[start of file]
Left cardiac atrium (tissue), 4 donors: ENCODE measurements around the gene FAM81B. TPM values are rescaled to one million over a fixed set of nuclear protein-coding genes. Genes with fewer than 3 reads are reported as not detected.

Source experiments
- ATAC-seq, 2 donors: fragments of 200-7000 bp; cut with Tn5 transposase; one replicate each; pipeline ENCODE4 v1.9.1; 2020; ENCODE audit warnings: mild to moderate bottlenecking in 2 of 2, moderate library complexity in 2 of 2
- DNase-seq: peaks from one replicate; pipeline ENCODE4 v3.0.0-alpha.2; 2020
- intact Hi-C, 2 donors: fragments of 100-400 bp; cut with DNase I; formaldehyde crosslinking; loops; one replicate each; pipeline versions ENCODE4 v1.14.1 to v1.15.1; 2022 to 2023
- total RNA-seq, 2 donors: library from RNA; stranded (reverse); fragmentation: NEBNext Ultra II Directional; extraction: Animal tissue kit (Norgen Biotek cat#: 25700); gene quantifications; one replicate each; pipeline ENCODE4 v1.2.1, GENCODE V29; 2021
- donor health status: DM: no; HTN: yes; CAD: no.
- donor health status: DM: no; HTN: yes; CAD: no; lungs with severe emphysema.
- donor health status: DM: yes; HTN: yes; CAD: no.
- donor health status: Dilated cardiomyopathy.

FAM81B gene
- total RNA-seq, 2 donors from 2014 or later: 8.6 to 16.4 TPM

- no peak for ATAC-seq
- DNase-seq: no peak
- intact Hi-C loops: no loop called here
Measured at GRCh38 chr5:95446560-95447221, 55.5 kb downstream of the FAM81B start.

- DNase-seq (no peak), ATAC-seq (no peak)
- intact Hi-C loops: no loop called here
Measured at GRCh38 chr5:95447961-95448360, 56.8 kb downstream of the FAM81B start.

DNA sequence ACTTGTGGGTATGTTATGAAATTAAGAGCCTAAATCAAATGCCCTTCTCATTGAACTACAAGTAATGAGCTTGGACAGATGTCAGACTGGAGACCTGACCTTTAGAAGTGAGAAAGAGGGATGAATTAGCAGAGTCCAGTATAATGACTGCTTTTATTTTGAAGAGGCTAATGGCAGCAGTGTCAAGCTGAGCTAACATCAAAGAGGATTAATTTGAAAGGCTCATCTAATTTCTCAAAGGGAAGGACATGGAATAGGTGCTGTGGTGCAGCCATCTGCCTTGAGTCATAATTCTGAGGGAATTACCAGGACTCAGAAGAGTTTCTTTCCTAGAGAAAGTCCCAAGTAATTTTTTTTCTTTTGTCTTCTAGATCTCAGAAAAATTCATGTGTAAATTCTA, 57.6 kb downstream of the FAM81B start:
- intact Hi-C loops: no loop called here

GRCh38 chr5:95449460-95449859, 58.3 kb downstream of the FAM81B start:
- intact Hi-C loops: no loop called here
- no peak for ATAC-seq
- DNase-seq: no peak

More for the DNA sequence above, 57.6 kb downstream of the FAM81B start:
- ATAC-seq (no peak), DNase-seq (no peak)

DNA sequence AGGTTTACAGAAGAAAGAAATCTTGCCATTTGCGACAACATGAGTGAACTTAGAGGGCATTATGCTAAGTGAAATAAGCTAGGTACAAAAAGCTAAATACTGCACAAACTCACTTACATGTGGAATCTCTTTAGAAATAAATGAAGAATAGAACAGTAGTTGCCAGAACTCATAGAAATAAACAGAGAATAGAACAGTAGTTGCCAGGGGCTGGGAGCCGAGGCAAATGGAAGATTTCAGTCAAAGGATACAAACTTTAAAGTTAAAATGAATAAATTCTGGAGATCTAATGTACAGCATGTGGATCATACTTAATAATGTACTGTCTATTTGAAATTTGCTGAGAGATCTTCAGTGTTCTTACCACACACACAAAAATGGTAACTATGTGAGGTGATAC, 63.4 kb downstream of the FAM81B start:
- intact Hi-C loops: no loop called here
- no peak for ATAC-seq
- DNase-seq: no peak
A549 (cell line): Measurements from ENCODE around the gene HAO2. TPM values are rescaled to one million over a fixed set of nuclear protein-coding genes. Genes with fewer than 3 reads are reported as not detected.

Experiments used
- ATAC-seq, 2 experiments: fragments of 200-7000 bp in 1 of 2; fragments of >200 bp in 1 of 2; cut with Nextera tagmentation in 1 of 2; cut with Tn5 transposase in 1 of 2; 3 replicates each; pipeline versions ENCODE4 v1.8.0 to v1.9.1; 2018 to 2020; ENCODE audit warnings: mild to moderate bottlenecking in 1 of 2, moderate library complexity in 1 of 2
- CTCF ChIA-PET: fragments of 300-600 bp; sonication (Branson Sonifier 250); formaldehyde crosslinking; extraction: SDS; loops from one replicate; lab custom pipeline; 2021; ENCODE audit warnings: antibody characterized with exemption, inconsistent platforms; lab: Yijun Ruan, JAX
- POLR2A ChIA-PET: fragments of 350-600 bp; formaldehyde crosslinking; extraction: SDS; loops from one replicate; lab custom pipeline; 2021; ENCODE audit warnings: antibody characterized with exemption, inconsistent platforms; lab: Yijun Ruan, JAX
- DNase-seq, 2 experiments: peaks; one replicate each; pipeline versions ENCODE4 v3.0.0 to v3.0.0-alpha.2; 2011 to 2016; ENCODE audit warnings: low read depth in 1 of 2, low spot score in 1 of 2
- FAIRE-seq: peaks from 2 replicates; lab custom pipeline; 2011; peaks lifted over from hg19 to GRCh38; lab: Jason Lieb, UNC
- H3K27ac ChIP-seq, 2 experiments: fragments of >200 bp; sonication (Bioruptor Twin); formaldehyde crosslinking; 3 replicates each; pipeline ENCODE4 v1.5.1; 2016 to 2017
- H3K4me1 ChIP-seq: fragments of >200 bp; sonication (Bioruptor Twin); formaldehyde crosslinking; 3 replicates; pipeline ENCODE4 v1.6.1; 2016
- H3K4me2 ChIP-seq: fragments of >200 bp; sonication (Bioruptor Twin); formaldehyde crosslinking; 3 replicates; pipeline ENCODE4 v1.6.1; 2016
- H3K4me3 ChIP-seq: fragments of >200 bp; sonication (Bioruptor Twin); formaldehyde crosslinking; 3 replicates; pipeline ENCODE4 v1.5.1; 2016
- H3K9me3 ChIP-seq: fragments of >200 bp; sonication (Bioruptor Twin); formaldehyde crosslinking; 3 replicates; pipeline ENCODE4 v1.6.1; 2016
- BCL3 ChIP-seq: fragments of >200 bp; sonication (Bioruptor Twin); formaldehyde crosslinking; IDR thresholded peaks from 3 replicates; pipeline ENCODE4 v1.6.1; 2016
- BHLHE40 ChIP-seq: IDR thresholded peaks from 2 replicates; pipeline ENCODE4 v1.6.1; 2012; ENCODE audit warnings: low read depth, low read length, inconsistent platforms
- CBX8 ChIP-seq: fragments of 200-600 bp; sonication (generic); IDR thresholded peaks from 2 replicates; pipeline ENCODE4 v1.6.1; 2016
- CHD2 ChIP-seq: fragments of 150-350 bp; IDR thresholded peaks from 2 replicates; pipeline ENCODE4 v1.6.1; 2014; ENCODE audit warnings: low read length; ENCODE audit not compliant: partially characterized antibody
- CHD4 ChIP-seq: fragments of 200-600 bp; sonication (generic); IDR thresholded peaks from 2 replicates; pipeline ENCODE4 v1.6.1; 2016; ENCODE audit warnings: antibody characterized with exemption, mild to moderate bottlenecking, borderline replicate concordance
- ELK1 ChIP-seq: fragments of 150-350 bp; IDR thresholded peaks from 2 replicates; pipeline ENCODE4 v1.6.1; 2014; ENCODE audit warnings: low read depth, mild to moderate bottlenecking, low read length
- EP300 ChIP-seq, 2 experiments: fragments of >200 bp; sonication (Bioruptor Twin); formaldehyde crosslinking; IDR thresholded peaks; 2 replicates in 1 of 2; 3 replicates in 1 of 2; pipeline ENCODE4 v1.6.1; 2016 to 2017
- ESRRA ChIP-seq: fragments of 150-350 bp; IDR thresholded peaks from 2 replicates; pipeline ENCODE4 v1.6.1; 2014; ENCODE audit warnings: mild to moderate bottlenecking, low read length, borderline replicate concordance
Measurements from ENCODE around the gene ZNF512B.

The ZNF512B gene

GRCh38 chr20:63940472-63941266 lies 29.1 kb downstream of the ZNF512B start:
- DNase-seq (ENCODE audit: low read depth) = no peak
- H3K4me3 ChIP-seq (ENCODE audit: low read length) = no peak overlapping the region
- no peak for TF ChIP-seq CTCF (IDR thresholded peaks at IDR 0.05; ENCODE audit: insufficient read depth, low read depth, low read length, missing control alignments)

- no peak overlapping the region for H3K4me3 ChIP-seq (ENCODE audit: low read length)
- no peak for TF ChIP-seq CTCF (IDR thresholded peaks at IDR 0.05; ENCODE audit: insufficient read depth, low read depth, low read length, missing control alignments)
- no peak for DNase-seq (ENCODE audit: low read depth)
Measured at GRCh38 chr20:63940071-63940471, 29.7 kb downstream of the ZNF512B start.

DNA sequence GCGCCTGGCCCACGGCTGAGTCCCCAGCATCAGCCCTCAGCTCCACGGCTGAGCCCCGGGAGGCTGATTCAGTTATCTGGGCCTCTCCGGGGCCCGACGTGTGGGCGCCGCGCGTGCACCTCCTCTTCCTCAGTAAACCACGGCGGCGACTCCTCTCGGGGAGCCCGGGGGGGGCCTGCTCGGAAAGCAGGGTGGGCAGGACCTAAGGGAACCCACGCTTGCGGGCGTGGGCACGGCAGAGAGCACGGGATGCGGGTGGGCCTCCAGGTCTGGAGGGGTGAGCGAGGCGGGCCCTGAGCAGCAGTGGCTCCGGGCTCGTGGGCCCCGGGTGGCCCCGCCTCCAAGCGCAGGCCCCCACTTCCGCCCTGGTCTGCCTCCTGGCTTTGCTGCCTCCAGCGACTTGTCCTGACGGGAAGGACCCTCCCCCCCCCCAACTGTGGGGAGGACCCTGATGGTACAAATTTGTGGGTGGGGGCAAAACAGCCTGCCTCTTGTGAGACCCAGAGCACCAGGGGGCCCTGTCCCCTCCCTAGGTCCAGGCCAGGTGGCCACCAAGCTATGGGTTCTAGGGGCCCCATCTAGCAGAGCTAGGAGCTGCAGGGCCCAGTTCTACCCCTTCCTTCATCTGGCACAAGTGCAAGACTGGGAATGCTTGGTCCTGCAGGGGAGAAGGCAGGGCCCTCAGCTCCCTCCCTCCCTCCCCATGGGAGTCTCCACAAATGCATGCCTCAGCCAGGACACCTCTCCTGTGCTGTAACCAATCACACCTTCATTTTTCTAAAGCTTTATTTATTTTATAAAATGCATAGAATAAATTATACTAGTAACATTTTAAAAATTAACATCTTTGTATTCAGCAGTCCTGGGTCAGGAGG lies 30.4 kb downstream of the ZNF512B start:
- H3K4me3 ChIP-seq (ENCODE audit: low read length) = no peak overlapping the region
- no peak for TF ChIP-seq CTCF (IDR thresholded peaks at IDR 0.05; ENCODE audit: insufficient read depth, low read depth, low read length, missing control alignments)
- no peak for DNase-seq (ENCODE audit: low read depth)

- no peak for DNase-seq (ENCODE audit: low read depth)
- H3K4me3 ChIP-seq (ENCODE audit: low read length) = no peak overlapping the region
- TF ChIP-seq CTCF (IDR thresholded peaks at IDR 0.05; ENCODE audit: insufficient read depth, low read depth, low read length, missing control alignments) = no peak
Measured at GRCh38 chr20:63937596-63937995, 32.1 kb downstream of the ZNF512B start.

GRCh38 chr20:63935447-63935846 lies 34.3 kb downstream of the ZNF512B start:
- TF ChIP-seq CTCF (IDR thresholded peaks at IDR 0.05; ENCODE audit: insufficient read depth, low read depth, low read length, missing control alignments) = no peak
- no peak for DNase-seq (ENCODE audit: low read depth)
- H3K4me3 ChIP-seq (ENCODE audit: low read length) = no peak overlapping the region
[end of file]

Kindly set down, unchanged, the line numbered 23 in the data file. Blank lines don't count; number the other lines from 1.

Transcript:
- intact Hi-C loops: no loop called here